WARC’s Genevieve Silk unpacks five winners of the 2023 Jay Chiat Awards that nudged consumers to rethink their habits and challenge their own persuasions.

It is said that first we form habits, then they form us. In fact, 40% of our daily actions are thought to be habits we unconsciously perform. Our habits dictate the items we buy, the media we consume and even the way we perceive the world. And when we break those habits, new possibilities present themselves.

Among this year’s winners of the Jay Chiat Awards were a handful of campaigns that challenged consumers’ habits and reframed their understanding of the world. Their respective successes in this endeavour ranged from convincing consumers to try new foods to defying Fox News and vaccinating the Permian Basin.

The perks of coffee

As humans we enjoy routine. Our habits bring us comfort and when the going gets tough we like to fall back on the familiar – be it listening to our favourite guilty pleasure song or brewing a comforting cup of tea. India, in particular, is a nation of tea lovers, with 60 cups of tea enjoyed for every cup of coffee. Unsurprisingly, this placed coffee brand Nescafé at something of a disadvantage. When drinking tea isn’t just a means of hydration, but the nation’s most common habit, Nescafé needed to find a way to disrupt India’s tea-drinking culture and nudge consumers towards coffee instead.

However, not all Indians drank tea. Many teenagers were yet to develop the ingrained habit of automatically turning to tea, thereby making them Nescafé’s ideal audience. There was but one minor problem: teenagers didn’t actually like coffee – they perceived it as too strong a beverage that would rob them of their sleep. So, Nescafé embraced these perceptions and redefined coffee as the perfect beverage to help teenagers keep up with the increased pace and pressure of teenage life. The campaign, through McCann New Delhi, made its way into 16 million households and earned Nescafé its highest ever penetration in tea strongholds.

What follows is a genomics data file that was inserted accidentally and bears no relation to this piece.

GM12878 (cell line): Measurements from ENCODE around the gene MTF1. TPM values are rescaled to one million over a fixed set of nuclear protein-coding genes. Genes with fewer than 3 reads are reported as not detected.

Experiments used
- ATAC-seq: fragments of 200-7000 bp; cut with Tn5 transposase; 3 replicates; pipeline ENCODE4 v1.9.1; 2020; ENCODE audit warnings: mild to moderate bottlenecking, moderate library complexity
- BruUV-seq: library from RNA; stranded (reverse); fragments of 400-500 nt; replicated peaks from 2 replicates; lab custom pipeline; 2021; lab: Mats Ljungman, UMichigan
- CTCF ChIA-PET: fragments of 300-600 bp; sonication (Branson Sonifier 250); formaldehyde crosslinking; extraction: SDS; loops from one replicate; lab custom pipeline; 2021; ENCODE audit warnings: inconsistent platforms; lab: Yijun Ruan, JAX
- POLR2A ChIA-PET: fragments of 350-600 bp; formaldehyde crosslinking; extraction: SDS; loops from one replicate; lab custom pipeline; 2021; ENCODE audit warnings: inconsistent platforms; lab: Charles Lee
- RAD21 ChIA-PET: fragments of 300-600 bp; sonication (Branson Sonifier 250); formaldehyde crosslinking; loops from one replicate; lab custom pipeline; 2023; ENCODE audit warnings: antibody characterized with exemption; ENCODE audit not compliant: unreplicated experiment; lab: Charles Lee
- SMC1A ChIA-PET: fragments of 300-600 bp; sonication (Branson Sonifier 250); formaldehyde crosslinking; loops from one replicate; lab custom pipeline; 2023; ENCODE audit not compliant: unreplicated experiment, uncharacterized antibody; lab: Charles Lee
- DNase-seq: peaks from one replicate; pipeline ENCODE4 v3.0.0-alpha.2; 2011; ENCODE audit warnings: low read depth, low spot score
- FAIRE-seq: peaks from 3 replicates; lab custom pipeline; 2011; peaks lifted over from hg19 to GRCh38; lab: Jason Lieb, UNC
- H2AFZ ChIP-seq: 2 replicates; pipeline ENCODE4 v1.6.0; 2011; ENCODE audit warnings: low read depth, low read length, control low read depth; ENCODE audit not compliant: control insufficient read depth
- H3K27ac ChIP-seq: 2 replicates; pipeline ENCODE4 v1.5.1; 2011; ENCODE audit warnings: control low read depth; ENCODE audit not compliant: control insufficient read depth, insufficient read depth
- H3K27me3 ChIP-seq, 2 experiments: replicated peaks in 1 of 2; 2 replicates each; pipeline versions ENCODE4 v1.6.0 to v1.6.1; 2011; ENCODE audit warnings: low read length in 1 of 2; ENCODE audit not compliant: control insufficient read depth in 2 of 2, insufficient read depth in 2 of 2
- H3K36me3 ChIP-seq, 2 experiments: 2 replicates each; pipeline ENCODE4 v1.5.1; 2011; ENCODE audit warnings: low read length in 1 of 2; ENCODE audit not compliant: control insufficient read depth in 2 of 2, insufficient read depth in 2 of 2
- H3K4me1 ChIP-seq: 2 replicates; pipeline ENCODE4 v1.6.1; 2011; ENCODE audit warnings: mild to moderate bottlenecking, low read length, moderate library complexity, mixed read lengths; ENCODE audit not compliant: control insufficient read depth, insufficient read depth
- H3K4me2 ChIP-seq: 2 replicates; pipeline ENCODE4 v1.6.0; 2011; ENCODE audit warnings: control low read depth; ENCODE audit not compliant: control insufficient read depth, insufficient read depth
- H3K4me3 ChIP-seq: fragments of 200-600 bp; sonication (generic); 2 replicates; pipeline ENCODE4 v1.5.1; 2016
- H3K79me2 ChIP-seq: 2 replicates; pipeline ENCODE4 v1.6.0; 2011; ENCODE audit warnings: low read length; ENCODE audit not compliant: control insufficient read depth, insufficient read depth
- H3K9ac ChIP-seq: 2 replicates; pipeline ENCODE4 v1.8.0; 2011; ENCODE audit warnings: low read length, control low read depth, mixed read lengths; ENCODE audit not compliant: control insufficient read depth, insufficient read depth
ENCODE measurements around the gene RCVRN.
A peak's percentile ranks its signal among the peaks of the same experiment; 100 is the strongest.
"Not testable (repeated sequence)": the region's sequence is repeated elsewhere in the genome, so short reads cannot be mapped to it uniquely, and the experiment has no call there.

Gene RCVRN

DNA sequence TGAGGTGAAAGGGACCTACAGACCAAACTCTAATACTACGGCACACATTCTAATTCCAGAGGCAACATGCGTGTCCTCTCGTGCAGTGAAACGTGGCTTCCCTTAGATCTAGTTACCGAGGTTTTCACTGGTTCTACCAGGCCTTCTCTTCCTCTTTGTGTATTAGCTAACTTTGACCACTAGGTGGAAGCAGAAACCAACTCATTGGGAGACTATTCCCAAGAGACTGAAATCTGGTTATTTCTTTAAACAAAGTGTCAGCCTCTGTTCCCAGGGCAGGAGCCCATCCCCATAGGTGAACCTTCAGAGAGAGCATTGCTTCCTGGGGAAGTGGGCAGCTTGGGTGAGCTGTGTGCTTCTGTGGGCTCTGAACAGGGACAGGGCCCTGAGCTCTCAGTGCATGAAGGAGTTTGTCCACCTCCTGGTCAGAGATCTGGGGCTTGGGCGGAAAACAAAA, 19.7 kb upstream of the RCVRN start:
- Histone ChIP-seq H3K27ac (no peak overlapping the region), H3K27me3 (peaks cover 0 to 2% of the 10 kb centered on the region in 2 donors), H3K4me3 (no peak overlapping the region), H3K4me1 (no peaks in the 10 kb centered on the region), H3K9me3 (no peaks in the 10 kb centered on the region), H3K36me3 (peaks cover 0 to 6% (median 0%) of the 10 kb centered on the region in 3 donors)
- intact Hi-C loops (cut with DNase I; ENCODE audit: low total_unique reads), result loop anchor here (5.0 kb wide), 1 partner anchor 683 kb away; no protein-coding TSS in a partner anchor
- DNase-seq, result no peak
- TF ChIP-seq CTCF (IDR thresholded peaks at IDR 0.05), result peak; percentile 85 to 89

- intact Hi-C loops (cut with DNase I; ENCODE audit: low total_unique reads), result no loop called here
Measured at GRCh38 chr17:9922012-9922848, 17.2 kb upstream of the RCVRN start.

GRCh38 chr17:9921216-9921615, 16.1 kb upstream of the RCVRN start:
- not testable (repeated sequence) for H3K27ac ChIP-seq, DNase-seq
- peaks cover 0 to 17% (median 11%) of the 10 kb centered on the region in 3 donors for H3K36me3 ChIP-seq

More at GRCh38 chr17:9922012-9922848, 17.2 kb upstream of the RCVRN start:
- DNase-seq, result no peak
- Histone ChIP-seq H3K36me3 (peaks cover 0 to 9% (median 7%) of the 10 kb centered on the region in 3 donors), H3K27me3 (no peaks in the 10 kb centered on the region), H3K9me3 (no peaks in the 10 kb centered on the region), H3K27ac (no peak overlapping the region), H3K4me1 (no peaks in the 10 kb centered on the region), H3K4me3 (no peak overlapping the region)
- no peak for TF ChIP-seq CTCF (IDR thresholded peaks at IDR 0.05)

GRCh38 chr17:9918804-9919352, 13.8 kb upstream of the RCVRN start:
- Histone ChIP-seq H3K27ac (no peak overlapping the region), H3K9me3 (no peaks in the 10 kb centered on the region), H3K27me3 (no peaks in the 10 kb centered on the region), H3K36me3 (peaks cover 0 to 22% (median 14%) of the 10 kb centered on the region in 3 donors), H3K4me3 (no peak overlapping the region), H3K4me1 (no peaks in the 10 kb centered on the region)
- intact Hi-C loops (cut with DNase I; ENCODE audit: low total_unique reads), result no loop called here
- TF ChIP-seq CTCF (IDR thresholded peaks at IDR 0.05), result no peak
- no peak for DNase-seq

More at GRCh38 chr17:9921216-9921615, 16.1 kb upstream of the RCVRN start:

It's not really cheating…

It’s not only in beverages that we seek familiarity and comfort but also in food. Chicken sandwiches are a much-loved fast food across the USA and burger brand Krystal was considerably late to the chicken party. With its infamous chicken sandwich launch, fast-food brand Popeye’s had already stolen the spotlight in 2019 by publicly challenging rival brand Chick-fil-A over the latter’s well-documented contempt for the LGBT+ community and, in doing so, awakened a hunger across the land for chicken sandwiches. Several years on, Krystal had reformulated its original chicken sandwich – The Chik – but needed to reignite the spark for chicken sandwiches in the USA.